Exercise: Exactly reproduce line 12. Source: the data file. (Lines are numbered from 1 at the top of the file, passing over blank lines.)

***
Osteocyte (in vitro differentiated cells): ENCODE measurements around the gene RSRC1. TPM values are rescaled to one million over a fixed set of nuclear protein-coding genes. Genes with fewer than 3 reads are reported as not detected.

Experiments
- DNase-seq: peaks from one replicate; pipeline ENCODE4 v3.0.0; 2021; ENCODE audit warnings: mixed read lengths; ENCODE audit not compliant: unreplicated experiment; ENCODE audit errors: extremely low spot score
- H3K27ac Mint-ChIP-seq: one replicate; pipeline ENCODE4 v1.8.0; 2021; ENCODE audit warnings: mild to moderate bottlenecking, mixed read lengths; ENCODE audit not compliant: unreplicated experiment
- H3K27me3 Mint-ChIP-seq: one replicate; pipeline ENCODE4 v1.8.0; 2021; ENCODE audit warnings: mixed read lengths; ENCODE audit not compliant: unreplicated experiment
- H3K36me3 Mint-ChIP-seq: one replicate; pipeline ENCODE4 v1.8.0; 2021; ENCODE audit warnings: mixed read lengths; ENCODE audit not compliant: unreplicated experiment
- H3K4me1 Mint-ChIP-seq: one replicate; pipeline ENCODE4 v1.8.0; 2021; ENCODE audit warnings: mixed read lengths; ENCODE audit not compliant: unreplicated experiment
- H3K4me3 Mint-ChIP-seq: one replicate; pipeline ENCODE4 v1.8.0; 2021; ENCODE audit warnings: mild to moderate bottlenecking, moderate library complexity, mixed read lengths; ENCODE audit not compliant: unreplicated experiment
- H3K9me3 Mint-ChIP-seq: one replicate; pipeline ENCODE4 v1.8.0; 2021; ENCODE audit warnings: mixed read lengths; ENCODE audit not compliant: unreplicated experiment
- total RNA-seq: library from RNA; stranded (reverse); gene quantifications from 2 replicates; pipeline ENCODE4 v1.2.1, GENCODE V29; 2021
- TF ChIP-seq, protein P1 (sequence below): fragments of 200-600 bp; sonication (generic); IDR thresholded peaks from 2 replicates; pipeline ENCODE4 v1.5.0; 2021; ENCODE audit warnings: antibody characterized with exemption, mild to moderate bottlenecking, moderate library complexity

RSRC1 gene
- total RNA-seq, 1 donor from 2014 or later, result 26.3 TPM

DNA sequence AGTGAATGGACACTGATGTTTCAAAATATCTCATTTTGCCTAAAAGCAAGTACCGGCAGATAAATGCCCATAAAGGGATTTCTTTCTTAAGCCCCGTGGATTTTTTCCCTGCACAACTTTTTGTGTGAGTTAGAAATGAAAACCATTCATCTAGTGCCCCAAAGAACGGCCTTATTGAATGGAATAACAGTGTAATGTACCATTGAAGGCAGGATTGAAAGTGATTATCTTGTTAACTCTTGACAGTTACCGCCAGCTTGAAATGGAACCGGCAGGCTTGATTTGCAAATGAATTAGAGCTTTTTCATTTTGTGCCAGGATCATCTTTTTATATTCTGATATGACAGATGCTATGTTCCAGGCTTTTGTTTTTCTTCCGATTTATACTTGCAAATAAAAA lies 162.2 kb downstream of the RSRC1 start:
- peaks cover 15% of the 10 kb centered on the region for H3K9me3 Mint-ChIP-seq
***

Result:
RSRC1 gene